Aunt Olive in Penrith,
mother’s sister, could get rabbits from the butcher that employed her husband Alex before he was taken prisoner of war. Mother and Grandma Kell made an arrangement whereby I would travel to Penrith and bring some rabbits back to supplement the meat ration. In exchange Grandma Kell would send a large basket of her baking. The first trip started with me having to go to Hartlepool by bus on my own to pick up the baking. Tommy was supposed to meet me at the bus stop but was not there when I arrived. After waiting for some time I decided to walk to her house in South Road by myself, it was not too far from the bus stop in a zig zag route. Not being used to large towns, I missed her street and got onto the wrong road. Tommy who had forgotten he was supposed to meet me, got on his bike and started searching the streets around their house and eventually found me. The next day was the trip to Penrith. Billy, who was home on leave, and mother took me to Darlington by bus and to the railway station to buy my ticket. Because the buses were on a restricted wartime schedule there was a two-hour wait for the train.

Darlington is famous as being the birthplace of railways. George Stephenson built the first railway between Darlington and Stockton. There was a museum near the station that had a lot of railway equipment and many working engineering models of steam engines. I was taken there to help pass the time and was fascinated with what I saw. The actual train journey took a few hours and stopped at every major hamlet along the way. It was a non- corridor train, each compartment having its own doors. The train was well used, mostly by country people travelling between villages and the local markets. I remember being both scared and excited on this journey. The train was quite slow labouring up the Pennines to the Stainmore Summit but picked up speed on the downside of the mountains. Arriving in Penrith, I was met by my cousin Gordon and walked the two miles to their house. This was the first of many trips, which I made on my own sometimes returning the next day or if it were holidays usually stayed for a week. I returned on the first trip on my own finding my way through Darlington to get the bus back to Trimdon.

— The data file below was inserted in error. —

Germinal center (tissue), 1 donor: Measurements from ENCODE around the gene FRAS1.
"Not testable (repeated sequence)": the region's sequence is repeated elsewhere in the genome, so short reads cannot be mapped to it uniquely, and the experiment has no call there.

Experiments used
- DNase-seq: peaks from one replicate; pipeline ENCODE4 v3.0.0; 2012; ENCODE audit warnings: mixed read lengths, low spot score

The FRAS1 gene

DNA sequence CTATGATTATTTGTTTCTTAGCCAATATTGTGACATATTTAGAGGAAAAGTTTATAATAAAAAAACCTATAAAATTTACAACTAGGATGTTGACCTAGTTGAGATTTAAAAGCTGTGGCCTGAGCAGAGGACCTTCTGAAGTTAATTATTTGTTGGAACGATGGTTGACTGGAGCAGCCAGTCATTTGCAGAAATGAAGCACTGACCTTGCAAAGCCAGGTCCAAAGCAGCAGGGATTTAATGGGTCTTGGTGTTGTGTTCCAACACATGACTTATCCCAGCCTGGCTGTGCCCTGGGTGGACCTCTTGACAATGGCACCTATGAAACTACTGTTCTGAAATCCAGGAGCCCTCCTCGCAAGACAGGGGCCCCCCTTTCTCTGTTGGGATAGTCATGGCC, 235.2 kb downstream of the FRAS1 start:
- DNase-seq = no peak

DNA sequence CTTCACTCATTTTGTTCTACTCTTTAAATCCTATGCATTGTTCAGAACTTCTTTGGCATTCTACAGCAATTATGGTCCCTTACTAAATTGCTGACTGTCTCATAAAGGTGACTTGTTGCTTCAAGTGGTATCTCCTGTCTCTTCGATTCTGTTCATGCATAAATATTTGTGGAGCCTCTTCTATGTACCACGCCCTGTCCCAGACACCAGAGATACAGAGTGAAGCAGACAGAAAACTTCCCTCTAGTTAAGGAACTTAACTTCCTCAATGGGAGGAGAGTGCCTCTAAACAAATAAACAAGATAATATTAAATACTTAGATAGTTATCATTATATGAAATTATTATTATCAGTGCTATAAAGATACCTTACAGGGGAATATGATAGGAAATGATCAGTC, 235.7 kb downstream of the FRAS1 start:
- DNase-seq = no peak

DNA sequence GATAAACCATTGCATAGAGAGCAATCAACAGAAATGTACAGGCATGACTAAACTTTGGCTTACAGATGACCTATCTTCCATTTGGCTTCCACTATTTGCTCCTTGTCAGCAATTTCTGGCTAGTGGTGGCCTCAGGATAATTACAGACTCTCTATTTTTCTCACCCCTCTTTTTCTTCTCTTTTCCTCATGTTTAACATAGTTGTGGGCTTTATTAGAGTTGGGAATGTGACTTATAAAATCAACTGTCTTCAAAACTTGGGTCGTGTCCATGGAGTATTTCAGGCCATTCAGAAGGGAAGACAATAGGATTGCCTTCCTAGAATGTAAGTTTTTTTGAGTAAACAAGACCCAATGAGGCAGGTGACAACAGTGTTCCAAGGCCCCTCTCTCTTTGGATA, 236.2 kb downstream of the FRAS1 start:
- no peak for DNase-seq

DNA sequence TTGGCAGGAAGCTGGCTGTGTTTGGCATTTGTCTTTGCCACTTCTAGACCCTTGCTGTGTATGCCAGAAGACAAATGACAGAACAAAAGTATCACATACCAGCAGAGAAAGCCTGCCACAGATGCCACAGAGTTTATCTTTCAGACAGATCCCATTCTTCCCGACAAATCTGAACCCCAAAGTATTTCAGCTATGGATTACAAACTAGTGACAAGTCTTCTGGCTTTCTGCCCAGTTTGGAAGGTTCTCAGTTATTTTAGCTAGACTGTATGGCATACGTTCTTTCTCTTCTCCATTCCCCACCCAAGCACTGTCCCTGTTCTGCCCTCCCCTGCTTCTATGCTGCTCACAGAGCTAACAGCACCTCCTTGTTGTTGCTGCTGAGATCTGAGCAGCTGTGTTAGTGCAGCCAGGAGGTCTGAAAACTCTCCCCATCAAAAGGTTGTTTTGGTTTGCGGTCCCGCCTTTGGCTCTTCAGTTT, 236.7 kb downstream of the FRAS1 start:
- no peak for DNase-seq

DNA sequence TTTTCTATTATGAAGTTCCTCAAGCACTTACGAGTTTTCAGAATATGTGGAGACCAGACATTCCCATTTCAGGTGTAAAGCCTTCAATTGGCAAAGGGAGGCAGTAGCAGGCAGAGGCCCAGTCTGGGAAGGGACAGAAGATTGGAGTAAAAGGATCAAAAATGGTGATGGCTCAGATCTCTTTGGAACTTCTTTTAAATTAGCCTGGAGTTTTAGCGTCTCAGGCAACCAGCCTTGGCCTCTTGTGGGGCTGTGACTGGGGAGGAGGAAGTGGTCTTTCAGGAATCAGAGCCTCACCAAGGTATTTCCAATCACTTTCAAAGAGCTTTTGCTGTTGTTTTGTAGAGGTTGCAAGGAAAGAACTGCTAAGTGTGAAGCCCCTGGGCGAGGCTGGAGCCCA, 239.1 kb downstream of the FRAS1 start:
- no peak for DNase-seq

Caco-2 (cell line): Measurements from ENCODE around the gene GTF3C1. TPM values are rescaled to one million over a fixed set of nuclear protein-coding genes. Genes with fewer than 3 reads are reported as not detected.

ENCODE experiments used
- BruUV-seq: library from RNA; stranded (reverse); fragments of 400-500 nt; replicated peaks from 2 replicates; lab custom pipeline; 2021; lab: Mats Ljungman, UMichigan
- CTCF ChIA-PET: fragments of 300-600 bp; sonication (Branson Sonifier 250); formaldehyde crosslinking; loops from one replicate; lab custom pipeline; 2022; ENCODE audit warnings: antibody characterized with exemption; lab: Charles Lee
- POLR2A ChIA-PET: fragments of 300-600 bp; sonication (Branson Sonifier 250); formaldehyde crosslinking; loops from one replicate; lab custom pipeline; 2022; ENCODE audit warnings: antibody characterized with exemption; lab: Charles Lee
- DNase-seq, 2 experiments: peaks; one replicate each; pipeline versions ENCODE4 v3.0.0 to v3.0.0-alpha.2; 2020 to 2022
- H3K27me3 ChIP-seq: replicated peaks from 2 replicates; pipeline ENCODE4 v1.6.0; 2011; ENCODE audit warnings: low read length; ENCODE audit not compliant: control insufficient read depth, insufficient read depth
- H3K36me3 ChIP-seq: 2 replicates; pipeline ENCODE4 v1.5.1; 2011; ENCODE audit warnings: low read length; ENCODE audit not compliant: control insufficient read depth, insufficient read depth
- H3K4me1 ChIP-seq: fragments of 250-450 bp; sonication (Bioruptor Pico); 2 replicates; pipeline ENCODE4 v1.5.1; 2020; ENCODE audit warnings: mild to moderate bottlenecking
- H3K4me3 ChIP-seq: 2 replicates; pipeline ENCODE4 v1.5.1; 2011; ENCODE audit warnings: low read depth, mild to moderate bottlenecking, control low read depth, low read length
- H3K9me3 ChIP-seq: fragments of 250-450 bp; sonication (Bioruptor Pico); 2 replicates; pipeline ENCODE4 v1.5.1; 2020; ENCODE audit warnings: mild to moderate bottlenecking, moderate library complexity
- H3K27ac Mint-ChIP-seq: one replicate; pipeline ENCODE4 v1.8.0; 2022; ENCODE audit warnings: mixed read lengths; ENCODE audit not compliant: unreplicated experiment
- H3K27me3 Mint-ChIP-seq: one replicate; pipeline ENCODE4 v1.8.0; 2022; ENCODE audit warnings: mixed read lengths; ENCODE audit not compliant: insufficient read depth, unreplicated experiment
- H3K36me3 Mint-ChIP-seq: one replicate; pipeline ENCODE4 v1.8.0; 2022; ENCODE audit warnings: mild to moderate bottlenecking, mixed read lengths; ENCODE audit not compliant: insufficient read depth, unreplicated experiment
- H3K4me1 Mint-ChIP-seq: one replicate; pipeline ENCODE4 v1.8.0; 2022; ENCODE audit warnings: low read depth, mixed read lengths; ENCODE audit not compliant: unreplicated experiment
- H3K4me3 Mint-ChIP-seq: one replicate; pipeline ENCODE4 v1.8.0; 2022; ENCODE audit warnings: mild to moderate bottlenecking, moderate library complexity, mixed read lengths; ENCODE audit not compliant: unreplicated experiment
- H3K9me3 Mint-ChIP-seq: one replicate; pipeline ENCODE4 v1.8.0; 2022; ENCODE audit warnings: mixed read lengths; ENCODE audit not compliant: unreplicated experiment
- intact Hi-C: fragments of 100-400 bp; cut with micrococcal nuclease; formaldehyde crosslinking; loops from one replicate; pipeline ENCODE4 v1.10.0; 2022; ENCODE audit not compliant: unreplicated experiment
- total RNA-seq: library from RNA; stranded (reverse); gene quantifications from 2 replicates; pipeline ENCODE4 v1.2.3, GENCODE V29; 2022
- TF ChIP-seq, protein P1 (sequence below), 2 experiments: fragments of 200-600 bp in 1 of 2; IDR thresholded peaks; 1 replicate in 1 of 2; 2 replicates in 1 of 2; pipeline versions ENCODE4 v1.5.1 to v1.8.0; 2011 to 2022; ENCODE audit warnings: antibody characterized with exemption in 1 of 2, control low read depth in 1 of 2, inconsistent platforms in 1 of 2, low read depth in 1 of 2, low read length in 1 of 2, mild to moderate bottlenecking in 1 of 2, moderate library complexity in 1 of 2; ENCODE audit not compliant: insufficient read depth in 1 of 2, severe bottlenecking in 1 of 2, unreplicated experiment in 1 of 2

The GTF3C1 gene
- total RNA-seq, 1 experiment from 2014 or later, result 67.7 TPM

When Billy and mother were in Darlington on my first trip, it was market day and they bought a used portable wind-up record player. This machine by the standards of today would be considered bulky and heavy. It came with about a dozen 78 rpm records which were all popular classical music. This was given to me as a birthday present on my return from Penrith. We played the music at every opportunity, but with consideration that dad worked nights and slept during the day and that we all lived in one room.